Confessions by Kanae Minato

A teacher  takes revenge when her daughter is murdered on school grounds.

Confessions Japanese Book, Bento Box Magazine


AUTHOR INFO

Kanae Minato (湊かなえ) became an international bestselling crime writer with her novel Confessions (告白), and has published 10 additional novels since her 2008 debut.

Stephen Snyder has translated works by Kenzaburo Oe, Ryu Murakami, Miri Yu and Kafu Nagai, among others. His translation of Natsuo Kirino’s Out was nominated for an Edgar Award.


Kanae Minato, a former home economics teacher turned housewife, wrote her first novel, Confessions, in between the usual hum of daily chores. Published in 2008 to international acclaim, it was swiftly adapted into an Oscar-nominated film, and has been called “the Gone Girl of Japan” for its dark themes and sinister style. The 2014 English edition—crafted by translator Stephen Snyder—brings this psychological thriller to monstrous life, gradually unfolding a story that grows more spine-tingling with each page.

Yuko Moriguchi is a middle school teacher and single mother to her 4-year-old daughter, Manami. Forced to raise Manami alone after her fiancé is diagnosed with HIV and the wedding is called off, Yuko’s one shining light is her happy, healthy daughter. One day after a teacher’s meeting Manami goes missing, only to be found hours later on the grounds of the school swimming pool in what police rule an accidental drowning. Yuko is devastated, but her grief is eclipsed by rage when she stumbles upon a piece of evidence suggesting that her daughter was murdered at the hands of Yuko’s own students. But since the killers are only 13 years old, she knows that, even if the case was reopened, they wouldn’t face any real consequences for their crime. Traumatized and vengeful, she resigns at the end of the year, but not before she tells the entire homeroom that two of their classmates killed Manami. Yuko’s rage-fuelled vendetta begins with her farewell speech, in which she calls the killers “A” and “B.” Despite the anonymous nicknames, their classmates quickly realize the students’ true identities, and Yuko’s speech sets off a series of chilling events that build to an explosive conclusion.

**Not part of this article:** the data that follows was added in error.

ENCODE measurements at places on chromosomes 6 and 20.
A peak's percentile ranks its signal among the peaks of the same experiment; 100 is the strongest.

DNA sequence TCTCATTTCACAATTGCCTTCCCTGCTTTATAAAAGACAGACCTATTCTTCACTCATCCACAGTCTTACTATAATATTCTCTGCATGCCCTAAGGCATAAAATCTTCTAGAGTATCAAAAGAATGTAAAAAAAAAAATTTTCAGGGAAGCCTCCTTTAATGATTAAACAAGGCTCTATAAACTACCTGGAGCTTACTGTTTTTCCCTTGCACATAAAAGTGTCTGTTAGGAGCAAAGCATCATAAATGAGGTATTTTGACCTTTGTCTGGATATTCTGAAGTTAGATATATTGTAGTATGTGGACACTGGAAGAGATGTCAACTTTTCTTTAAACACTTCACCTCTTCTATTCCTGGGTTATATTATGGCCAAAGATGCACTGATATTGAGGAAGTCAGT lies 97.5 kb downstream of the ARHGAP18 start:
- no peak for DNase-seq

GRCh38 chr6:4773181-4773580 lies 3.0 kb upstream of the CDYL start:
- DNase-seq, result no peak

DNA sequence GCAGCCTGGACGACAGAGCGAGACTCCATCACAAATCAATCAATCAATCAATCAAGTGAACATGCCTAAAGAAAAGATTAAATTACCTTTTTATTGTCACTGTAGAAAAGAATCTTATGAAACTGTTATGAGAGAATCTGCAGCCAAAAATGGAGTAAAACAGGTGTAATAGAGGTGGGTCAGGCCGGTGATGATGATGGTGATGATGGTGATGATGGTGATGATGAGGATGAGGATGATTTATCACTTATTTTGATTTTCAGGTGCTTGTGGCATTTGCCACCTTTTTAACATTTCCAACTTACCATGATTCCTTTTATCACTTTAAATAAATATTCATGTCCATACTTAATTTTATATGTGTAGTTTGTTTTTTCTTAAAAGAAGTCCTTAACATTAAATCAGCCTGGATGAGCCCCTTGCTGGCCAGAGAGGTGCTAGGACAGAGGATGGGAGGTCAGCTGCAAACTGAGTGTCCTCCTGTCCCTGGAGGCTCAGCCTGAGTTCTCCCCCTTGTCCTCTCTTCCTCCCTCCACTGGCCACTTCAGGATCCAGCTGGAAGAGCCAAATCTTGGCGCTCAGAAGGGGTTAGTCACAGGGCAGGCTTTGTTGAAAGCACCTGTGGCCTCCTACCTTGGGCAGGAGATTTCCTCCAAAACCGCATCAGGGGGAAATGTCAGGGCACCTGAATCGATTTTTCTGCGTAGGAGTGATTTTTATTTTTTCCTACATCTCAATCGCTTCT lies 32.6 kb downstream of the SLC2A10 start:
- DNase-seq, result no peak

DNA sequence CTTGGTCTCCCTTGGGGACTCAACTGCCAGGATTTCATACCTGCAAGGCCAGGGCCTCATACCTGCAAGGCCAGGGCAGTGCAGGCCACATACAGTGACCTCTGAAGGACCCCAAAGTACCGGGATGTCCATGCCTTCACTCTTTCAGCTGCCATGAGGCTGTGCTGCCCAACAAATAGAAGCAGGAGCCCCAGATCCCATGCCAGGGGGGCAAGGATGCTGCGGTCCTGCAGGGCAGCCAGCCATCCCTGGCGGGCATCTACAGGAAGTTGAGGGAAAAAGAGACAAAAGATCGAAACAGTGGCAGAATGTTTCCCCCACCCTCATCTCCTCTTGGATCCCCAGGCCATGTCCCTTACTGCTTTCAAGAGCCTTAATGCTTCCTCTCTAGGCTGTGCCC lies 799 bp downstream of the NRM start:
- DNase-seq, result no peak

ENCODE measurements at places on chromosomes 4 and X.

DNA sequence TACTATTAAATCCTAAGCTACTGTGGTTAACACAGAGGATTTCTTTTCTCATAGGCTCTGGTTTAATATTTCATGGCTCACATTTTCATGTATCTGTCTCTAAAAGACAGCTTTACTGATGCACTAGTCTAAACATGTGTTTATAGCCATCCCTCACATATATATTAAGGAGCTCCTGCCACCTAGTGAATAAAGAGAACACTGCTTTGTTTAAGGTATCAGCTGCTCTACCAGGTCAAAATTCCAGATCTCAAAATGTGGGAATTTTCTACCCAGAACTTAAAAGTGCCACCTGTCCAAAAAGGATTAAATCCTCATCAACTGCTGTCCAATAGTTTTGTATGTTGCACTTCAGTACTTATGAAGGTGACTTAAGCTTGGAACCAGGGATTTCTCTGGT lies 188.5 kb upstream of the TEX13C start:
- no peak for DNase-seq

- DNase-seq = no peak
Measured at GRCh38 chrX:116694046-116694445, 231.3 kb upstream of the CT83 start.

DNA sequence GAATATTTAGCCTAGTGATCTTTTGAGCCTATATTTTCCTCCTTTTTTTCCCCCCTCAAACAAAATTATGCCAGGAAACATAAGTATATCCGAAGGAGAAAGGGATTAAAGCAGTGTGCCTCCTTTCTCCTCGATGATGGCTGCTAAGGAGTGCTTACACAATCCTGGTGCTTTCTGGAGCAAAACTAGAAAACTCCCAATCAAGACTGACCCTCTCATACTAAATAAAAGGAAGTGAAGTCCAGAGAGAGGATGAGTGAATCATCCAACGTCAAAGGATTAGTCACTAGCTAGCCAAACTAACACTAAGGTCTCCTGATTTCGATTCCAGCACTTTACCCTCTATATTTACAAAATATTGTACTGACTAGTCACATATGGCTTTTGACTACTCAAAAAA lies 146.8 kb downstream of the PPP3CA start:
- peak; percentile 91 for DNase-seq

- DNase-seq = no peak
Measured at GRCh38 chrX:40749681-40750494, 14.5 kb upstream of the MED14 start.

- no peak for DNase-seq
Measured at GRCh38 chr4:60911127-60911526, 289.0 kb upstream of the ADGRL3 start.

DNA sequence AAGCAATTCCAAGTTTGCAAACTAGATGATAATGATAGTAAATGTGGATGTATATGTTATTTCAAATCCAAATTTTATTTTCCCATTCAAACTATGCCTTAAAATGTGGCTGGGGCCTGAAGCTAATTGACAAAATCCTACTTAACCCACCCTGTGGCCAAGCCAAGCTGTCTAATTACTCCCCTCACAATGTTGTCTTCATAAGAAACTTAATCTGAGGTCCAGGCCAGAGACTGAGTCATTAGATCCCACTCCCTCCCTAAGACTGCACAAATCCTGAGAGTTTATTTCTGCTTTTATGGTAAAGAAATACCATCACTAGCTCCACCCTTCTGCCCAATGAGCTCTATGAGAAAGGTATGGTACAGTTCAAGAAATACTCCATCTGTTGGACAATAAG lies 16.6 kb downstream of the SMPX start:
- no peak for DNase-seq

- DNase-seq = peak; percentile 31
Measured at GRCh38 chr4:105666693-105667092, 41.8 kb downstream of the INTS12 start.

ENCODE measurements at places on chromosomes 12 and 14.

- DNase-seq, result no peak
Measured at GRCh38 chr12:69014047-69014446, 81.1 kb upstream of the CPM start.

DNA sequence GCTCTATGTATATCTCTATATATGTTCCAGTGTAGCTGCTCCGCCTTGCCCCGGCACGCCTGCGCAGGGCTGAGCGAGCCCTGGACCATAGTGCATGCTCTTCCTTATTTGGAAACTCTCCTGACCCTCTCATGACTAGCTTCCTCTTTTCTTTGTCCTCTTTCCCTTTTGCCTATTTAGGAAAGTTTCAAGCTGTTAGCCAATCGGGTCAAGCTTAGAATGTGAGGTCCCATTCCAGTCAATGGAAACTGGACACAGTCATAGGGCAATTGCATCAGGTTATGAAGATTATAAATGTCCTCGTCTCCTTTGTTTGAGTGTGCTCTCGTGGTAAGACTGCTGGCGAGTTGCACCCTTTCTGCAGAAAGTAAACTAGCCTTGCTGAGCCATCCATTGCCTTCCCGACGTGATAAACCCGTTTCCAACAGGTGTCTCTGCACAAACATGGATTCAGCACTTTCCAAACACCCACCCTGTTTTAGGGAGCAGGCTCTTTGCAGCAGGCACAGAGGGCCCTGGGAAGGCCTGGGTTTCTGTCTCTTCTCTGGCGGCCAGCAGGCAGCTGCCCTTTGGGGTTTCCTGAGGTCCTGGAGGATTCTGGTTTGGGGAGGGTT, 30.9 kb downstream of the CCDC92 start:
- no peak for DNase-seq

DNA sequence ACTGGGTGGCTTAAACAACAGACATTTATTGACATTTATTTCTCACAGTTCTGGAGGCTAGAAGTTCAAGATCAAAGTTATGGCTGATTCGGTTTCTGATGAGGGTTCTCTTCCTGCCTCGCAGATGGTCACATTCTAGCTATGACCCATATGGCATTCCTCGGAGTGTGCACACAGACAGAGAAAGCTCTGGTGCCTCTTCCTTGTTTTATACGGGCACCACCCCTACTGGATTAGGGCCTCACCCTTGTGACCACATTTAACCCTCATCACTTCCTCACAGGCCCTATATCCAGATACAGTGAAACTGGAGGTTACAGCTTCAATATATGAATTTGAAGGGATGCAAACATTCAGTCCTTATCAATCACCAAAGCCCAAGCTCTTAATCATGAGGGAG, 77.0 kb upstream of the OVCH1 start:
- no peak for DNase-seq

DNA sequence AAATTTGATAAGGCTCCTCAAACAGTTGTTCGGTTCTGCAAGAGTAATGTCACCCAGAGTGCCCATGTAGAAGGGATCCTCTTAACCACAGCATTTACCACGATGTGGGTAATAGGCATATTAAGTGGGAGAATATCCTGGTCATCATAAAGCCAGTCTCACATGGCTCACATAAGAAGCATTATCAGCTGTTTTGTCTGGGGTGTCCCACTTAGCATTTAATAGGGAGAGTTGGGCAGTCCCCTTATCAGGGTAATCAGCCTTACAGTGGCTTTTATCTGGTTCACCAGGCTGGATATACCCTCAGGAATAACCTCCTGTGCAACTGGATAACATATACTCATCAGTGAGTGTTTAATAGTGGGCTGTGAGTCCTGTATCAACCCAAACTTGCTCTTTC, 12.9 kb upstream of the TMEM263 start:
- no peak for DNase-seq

Each chapter introduces a new character’s first person account of the event, bookended by Yuko’s perspective. The killers, 13-year-old Shuya and Naoki, are misanthropes, one a friendless genius and the other a mediocre mama’s boy. Naoki is an impulsive foil to Shuya’s icy coldness, naïve where Shuya is cynical. Both seek out Yuko’s approval at different times and come away feeling slighted, like she’s failed the ideal of the sitcom teacher, a friend-mentor who will pal around and indulge their bad behaviour. Their resentment lays the groundwork for a single murder, but the consequences of their actions ripple out into the lives of their own families and everyone in their class.

Minato’s detailed portrayal of the characters’ twisted inner worlds will give you goosebumps. But what makes them so horrifying—and so compelling—is the eerie sense of familiarity you get in those moments when they are human, when they’re simply boys at the arcade or the burger shop. Their anger is born of trivial adolescent snubs, hurt feelings which are compounded by strained home lives. Both boys have fraught relationships with their mothers—women who must be strong-willed to compensate for the boys’ fathers, who are absent in body or mind.

The novel’s full of breathtaking cruelty, but what’s most horrifying is how these acts bloom, like the spot of blood from a pinprick, out of the minor wreckage of daily life. With this novel, Minato explores the hard truths of 21st-century living: the isolation of being a teenager, the prejudice and fear behind bullying, the conflicting pressures of being a parent or teacher, and the yawning gap between media and reality. As readers, we sense these characters struggling, but as quickly as we’ve identified a reason for all the violence, reason disappears. “I want to warn you,” as one character says, “against easy explanations.” Every confession in this story has a deceitful shadow, and each lie takes on a glimmer of truth. If that’s the case, the devil must be in the details.


More from translator Stephen Snyder

Asura Girl Japanese Book, Bento Box MagazineAsura Girl by Otaro Maijo (舞城 王太郎)
Aiko lives a life of casual sex and violence, though she harbours a schoolgirl crush on her old classmate, Yoji. When murders and kidnappings begin, Aiko places all hope in Yoji….

Ravenge, Japanese Book, Bento Box Magazine

Revenge: Eleven Dark Tales by Yoko Ogawa (小川 洋子) 

The fates converge in these stories to weave an ominous web around each of Ogawa’s carefully depicted characters: an aspiring writer, a landlady, a surgeon, a cabaret singer and a craftsman.